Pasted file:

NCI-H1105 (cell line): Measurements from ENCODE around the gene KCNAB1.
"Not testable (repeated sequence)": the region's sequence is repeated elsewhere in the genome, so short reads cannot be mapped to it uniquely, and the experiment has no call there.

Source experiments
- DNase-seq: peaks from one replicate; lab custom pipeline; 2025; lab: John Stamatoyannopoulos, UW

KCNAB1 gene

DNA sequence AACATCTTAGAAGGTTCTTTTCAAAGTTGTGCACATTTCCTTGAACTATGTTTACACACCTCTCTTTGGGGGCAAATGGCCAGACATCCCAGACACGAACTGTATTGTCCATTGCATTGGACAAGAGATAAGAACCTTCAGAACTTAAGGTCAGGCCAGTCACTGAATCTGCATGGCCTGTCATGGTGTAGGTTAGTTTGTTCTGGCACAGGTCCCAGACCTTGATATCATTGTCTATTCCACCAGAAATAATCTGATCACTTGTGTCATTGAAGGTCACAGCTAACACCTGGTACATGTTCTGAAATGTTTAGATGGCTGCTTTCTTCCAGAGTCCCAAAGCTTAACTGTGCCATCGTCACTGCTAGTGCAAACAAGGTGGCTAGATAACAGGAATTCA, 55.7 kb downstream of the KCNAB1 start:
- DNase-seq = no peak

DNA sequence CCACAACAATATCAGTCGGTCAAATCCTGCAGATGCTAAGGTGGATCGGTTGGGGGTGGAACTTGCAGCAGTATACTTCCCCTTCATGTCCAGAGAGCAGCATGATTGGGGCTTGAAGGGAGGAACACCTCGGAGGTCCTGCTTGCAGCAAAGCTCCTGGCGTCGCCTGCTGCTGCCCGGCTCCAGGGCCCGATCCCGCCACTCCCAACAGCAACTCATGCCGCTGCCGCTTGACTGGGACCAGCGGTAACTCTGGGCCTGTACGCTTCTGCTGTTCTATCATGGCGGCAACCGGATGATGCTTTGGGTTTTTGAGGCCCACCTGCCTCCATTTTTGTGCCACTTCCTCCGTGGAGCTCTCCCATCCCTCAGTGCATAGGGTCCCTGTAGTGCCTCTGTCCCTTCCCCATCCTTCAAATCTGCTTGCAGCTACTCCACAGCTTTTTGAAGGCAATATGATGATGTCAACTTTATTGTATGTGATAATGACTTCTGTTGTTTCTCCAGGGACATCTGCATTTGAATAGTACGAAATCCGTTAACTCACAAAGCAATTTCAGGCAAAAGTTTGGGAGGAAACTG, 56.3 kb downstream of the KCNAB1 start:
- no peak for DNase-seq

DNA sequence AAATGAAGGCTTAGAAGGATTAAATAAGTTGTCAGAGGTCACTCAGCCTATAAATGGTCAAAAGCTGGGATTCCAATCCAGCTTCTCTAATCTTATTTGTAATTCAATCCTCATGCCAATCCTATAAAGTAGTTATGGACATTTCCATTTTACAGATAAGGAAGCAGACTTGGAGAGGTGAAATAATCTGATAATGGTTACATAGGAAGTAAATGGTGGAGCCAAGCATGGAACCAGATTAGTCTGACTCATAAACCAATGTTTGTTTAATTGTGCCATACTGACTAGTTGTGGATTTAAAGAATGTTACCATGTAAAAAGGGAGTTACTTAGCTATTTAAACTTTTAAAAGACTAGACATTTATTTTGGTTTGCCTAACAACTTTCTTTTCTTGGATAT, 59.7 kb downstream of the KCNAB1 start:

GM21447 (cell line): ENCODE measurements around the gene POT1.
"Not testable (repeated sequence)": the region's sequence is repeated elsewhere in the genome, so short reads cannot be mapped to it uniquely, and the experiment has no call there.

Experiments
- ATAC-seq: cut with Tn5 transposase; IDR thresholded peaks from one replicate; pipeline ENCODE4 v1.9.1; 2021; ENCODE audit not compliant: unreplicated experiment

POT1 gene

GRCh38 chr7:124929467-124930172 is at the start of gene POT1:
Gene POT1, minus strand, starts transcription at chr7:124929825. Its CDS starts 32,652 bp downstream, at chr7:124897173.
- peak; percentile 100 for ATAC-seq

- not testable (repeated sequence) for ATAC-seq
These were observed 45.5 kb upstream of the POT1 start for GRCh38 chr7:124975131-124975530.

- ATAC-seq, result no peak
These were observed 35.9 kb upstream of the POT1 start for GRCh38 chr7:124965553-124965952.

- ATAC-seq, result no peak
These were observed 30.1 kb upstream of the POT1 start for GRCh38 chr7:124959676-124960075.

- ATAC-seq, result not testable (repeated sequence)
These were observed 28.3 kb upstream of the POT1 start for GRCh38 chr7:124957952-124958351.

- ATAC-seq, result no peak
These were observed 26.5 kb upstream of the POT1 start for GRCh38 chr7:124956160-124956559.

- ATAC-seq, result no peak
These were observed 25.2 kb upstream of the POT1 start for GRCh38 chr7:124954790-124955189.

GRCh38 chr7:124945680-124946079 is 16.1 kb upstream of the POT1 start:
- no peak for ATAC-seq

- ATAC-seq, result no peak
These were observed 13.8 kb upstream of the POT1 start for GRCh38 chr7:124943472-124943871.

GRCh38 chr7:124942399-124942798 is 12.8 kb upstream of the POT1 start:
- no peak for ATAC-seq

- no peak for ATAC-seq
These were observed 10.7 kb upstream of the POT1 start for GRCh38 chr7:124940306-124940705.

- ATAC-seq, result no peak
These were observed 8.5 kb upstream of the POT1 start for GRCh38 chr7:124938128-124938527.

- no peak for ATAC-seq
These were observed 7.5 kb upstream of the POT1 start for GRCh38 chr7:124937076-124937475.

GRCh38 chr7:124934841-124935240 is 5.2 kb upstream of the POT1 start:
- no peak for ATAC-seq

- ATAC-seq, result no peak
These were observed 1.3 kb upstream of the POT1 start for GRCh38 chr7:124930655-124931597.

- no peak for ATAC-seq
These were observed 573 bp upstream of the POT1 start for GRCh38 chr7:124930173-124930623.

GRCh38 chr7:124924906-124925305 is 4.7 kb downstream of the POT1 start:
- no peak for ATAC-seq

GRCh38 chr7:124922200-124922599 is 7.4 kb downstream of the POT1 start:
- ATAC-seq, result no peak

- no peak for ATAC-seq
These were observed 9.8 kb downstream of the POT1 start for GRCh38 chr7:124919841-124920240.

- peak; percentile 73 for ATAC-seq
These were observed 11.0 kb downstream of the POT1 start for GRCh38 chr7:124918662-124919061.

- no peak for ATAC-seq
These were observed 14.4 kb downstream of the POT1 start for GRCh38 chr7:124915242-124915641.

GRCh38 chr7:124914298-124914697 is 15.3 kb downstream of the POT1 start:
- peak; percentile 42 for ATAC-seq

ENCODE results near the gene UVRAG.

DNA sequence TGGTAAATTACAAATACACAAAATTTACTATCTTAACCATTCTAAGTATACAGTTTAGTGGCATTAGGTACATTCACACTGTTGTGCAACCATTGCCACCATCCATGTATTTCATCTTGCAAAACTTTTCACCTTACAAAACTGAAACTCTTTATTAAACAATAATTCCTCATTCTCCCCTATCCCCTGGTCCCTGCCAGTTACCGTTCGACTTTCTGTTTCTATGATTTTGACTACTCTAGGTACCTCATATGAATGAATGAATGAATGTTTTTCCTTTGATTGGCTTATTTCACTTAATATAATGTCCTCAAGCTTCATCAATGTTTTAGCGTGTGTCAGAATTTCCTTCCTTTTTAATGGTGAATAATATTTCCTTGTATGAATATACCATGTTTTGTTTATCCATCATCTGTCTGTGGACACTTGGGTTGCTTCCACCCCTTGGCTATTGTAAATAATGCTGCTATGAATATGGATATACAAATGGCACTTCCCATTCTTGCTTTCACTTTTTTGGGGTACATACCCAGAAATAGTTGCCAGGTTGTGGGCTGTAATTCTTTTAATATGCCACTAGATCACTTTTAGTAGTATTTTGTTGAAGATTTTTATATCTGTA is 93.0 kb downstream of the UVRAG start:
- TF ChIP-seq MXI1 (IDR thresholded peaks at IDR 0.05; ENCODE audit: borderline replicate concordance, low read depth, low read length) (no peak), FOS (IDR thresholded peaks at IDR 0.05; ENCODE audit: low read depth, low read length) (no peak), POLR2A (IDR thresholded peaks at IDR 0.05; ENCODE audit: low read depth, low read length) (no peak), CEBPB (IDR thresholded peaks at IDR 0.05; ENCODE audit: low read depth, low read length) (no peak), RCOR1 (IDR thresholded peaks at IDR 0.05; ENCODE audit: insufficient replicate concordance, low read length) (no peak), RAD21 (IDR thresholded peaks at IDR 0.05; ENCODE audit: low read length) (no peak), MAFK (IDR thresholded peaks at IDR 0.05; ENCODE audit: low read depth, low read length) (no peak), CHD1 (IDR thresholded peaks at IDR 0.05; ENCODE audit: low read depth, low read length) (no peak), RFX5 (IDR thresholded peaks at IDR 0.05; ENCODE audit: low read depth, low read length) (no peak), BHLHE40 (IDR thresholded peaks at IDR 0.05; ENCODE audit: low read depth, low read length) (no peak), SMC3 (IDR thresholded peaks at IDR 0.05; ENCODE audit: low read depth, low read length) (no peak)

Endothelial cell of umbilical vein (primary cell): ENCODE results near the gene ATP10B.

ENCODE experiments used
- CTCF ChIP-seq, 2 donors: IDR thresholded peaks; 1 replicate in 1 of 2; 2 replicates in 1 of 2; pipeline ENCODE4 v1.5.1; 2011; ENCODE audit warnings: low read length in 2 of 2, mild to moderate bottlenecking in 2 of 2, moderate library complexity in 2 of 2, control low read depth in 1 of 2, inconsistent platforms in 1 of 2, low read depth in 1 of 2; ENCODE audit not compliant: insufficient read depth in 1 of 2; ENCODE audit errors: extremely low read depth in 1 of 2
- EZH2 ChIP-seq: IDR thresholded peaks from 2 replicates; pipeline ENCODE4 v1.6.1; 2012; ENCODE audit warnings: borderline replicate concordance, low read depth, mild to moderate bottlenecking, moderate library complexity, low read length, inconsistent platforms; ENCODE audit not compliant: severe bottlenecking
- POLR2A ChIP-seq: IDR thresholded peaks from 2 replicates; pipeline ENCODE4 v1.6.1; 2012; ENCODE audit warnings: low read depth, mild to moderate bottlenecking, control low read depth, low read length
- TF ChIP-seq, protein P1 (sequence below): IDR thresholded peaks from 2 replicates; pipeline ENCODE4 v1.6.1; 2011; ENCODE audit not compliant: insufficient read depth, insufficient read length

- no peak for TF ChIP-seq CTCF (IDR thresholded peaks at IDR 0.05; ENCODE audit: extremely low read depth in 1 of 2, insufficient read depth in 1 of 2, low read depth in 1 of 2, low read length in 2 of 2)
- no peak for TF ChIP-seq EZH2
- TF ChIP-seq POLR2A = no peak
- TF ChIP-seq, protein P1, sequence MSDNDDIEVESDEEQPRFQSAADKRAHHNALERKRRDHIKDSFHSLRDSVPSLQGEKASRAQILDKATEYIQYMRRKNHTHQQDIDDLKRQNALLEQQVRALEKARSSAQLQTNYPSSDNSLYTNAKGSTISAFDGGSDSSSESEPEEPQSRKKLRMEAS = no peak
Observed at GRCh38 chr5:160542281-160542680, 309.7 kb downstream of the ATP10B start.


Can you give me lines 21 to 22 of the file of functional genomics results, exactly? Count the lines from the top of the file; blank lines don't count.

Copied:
- ATAC-seq, result no peak
These were observed 35.9 kb upstream of the POT1 start for GRCh38 chr7:124965553-124965952.